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Numbers 22

As we look at the 22nd chapter of Numbers, we see the Israelites nearing the end of their wandering in the desert. They had just beaten up, killed, and plundered the Amorites and now they are camped in the plains of Moab near Jordon.

This is the place where they stayed until they passed through the Jordon river into the promised land under the leadership of Joshua.

Balak, the King of Moab, has just seen what had happened to the Amorites and he begins to consider what might happen to them. The Israelites had a great and powerful army with a reputation that spread through all the land and everyone was terrified of them.

It is easy to see how easily the Israelite army could conquer their country and everything around it if they didn’t do something fast to stop them.

Actually they wouldn’t have needed to fear the Israelites if they knew the orders that God had given to Israel not to mess with the Moabites, and not to use any hostility against them. And it is likely that Moses did let them know.

But they thought it may be a set make them feel secure, making it easier for them to be conquered.

Balak even went to his neighbors the Midianites, and made sure they were aware of the situation, but found no source of comfort there.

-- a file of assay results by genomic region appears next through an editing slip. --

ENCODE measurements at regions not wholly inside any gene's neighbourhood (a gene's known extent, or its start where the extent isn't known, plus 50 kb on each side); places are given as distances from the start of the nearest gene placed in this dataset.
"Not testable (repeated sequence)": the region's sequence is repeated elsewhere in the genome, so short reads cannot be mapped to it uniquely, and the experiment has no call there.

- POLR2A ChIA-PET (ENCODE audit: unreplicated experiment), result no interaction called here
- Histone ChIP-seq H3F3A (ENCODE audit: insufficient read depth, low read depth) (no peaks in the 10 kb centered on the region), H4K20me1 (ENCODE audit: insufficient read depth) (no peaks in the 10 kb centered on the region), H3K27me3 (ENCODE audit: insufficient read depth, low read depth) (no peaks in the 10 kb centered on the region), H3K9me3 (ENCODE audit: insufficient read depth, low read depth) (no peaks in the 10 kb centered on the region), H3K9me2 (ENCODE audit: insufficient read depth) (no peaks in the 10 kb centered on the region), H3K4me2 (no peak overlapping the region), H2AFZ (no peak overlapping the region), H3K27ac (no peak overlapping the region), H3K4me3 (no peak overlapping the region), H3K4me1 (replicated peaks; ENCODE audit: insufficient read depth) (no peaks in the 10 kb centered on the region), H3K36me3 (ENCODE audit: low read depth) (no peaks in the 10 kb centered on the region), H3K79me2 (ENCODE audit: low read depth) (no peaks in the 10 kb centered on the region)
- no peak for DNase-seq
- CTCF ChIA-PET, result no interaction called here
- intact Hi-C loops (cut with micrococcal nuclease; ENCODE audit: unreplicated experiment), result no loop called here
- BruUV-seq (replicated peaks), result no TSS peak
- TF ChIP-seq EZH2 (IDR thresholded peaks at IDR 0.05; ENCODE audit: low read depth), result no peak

The Moabites could have had reason to rejoice at the advance of the Israelite army. They should have been happy at Israel’s success over the Amorites because this freed them from the threat of Sihon, King of the Amorites, who had already taken part of their land and was likely to soon take the rest.

They should have reached out to Israel and helped them in their journey. After all, they were descendants of Lot, which means they were all related. BUT...

They had forsaken the religion of their fathers and sank into idolatry and now hated the people of God. If they had not fallen away from the faith of their ancestors Abraham and Lot they would never have attempted to curse the only people who had stayed true to the service of the true God.

It’s just as true today. Many who have fallen away from their faith not only turn against God but they become resentful and even hostile to those who remain true.

Well, Balak tries to get some "insurance" by getting the prophet Balaam on their side.

READ vs. 4b 6

Balaam was not an Israelite. In fact his vocation which was divination was a grievous sin in Israel. Yet apparently he had established a great reputation. If he said someone was blessed they were really blessed. If he said they were cursed, it was all over for them.

Many writers think that Balaam had once been a great prophet who had been looked upon with great respect because of the answers to his prayers and reliability of his predictions. But that God had departed from him because he became proud and greedy and Balaam had to turn to divination to earn his living.

So while there’s a lot we don’t know about Balaam, we do know that God speaks to him in this story. Although the things he says about Israel do not necessarily represent his own opinions on the subject.

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